Given the high PAR irradiance, use of filters to alter the spectrum can be effective. As an example we show the effect of using a yellow Plexiglas filter on the spectrum.

autoplot(Aralab.3x100pc.yellow.plexi.spct, range = c(280,NA), span = 71)

The two mains power sockets that can be switched on/off through the chambers’ built-in controller, allow the use additional light sources that can be switched in synchrony with the climate control and built-in light sources of the chambers.

Old and new LEDs

[Call-out originally published in 2021 as a separate post]

The latest (2019-2020) LEDs from Nichia and other suppliers were game changers. I designed a replacement light source for our Aralab Fitoclima 1200 growth chambers and Nikolai Belevich (Biotechnology Institute) assembled a prototype before the start of the pandemic. This post was written time ago, but I am publishing it now that the final design of the light sources is ready for use after extensive testing. Nikolai Belevich also assembled the six light boxes for three growth chambers based on the final design, to which he also contributed.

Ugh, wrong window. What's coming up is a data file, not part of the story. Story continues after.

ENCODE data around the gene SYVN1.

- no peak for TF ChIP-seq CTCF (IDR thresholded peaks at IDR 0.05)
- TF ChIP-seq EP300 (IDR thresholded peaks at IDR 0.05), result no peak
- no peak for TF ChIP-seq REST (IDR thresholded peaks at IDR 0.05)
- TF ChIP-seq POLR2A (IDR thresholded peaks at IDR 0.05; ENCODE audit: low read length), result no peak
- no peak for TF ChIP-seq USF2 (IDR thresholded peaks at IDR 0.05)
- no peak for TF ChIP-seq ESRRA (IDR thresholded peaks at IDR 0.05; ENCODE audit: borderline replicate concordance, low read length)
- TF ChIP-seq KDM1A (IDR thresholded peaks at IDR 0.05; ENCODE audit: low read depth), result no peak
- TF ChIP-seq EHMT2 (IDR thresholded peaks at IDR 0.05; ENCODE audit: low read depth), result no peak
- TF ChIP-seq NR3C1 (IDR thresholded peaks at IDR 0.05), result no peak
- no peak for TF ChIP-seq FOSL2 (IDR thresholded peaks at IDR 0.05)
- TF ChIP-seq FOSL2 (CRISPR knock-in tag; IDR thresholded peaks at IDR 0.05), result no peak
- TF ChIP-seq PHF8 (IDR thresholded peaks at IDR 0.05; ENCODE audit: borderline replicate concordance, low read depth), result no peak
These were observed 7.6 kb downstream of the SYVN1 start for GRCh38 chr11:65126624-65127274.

In this post I briefly describe the prototype and some of the steps that led to the final design. I also discuss how the latest LED components, including some specifically designed for horticulture, have qualitatively changed lighting possibilities in growth chambers and rooms.

On the left Valoya B50 AP67, on the right Nichia horticulture Rspa 5000 K. Neither at full power.